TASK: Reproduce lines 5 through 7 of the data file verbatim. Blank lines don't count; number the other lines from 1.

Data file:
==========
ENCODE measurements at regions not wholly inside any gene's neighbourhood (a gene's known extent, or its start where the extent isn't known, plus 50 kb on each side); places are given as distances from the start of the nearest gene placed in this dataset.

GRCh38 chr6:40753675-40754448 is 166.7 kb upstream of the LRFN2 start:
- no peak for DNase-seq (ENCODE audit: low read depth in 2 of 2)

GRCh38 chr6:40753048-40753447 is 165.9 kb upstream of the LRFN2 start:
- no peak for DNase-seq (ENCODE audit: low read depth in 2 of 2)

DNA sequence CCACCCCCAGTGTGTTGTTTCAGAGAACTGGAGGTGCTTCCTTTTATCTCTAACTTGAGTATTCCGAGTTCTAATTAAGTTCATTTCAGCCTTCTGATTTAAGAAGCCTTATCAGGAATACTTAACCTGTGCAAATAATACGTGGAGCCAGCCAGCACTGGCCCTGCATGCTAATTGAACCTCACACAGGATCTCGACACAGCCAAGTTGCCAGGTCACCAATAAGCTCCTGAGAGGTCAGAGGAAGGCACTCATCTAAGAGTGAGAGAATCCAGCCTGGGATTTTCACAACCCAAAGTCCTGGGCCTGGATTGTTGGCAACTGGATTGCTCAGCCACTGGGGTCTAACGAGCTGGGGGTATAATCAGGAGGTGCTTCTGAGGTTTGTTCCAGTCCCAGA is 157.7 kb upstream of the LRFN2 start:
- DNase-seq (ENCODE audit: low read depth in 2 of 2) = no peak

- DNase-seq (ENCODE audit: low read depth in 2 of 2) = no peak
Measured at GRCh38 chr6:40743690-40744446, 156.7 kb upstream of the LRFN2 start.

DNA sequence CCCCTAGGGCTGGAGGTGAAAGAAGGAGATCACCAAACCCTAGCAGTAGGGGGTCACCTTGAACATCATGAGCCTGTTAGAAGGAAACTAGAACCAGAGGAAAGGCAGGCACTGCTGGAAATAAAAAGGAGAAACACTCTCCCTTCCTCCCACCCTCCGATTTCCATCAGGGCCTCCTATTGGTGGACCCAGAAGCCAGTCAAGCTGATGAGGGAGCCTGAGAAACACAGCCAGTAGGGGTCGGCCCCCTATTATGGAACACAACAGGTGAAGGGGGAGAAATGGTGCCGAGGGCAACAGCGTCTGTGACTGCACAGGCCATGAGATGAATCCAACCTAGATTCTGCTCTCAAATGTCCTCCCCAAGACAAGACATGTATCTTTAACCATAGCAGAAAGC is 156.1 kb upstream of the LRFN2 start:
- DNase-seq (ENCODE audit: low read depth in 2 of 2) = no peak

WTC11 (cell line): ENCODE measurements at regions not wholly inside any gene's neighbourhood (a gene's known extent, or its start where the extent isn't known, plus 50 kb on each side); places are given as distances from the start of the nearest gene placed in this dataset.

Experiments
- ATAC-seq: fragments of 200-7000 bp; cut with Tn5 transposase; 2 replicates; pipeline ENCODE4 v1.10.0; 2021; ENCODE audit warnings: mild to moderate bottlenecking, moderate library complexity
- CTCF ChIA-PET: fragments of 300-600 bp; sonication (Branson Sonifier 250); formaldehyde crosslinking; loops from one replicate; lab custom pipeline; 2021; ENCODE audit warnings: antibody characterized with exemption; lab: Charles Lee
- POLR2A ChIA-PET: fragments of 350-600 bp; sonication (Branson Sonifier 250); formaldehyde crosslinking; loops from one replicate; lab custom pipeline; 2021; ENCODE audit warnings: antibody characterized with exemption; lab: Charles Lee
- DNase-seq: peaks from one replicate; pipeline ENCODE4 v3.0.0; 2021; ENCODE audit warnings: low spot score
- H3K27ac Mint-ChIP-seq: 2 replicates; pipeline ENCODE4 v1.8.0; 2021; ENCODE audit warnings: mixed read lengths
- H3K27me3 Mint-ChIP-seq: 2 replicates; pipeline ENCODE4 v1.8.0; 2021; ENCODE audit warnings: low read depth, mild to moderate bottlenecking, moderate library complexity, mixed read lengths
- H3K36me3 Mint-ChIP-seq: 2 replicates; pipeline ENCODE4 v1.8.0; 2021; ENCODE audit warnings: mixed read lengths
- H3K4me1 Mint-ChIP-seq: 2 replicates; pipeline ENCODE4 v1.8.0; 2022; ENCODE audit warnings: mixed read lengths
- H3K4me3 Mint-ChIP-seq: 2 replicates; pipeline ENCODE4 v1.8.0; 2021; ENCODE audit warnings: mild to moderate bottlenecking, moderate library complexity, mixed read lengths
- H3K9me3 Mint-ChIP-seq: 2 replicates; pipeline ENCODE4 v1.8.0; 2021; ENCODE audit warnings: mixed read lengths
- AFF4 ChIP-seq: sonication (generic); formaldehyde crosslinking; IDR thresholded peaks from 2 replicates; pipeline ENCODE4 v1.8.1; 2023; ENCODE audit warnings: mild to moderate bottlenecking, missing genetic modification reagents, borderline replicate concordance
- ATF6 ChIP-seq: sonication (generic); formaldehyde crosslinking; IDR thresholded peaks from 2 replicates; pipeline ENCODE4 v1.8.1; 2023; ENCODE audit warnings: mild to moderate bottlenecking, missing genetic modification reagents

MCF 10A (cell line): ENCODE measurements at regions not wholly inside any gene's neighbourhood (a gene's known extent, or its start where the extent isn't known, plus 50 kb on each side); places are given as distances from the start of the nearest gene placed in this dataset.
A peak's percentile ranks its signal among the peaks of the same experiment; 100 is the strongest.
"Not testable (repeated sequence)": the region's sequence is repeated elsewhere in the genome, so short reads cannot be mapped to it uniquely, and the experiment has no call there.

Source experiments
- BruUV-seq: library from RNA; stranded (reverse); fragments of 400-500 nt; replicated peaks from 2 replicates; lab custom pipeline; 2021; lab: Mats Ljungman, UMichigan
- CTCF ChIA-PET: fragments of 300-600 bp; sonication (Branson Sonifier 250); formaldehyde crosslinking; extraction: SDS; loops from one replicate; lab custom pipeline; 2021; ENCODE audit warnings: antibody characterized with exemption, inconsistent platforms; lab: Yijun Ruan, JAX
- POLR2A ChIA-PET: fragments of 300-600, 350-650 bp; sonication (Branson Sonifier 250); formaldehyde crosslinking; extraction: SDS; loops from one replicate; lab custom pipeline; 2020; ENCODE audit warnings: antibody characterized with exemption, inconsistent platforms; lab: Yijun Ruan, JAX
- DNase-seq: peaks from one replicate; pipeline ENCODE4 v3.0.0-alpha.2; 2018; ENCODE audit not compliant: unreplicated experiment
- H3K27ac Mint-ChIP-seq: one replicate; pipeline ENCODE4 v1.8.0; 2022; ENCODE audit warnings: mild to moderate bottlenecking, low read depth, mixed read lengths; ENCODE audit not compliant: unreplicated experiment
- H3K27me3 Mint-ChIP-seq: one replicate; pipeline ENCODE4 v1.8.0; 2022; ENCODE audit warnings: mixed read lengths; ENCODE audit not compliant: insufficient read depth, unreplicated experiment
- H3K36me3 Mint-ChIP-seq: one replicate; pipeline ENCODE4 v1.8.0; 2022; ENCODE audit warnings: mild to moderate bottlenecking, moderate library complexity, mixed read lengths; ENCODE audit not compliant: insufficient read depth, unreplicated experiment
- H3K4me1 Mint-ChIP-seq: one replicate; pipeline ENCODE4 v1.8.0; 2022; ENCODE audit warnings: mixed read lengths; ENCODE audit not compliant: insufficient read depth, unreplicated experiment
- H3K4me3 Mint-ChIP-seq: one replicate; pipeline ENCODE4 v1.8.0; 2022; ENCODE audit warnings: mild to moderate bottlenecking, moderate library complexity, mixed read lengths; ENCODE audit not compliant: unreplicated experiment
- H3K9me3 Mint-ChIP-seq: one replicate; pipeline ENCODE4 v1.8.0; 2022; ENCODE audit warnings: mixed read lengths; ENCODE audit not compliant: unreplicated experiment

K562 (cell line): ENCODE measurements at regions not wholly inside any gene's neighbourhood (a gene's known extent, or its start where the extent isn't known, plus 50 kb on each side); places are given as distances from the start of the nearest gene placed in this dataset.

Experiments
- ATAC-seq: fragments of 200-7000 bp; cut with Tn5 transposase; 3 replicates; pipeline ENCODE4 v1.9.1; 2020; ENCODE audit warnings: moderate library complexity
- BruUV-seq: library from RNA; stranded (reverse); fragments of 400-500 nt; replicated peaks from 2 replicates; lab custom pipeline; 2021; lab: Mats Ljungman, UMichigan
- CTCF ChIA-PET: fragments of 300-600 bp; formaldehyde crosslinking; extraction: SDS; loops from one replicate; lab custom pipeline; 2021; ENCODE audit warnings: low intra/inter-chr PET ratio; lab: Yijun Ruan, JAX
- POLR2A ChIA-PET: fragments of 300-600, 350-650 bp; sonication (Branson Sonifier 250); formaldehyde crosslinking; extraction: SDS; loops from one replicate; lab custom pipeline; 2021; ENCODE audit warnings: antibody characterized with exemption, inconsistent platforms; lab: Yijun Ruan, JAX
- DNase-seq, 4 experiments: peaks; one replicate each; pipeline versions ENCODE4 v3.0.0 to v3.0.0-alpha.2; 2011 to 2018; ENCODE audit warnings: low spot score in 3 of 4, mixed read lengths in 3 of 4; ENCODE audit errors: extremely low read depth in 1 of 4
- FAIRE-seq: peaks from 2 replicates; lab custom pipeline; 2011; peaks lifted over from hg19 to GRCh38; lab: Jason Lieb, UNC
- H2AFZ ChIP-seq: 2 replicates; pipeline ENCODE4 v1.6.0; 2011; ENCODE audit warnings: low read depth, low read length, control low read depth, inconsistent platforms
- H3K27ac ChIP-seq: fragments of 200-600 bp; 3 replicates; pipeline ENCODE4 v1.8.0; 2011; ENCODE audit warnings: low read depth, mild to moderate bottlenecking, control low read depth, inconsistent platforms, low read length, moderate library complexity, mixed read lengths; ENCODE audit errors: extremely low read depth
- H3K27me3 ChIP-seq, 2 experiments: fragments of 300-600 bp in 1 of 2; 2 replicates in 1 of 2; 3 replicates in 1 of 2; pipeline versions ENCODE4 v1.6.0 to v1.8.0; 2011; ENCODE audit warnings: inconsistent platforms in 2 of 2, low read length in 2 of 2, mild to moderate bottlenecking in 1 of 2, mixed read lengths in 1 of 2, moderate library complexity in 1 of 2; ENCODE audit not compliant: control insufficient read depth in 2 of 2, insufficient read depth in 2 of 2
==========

- no peak for DNase-seq (ENCODE audit: low read depth in 2 of 2)

DNA sequence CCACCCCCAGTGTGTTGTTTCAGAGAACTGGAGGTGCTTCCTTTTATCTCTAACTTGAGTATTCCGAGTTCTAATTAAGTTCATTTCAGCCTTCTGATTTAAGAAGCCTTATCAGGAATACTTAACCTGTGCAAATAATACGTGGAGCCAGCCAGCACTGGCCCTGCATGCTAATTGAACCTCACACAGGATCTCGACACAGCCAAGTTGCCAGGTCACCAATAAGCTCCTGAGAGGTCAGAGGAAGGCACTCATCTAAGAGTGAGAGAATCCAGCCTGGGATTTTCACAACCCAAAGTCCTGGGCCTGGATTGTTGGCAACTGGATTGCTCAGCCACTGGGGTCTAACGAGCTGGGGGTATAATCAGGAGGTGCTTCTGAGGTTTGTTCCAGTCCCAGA is 157.7 kb upstream of the LRFN2 start:
- DNase-seq (ENCODE audit: low read depth in 2 of 2) = no peak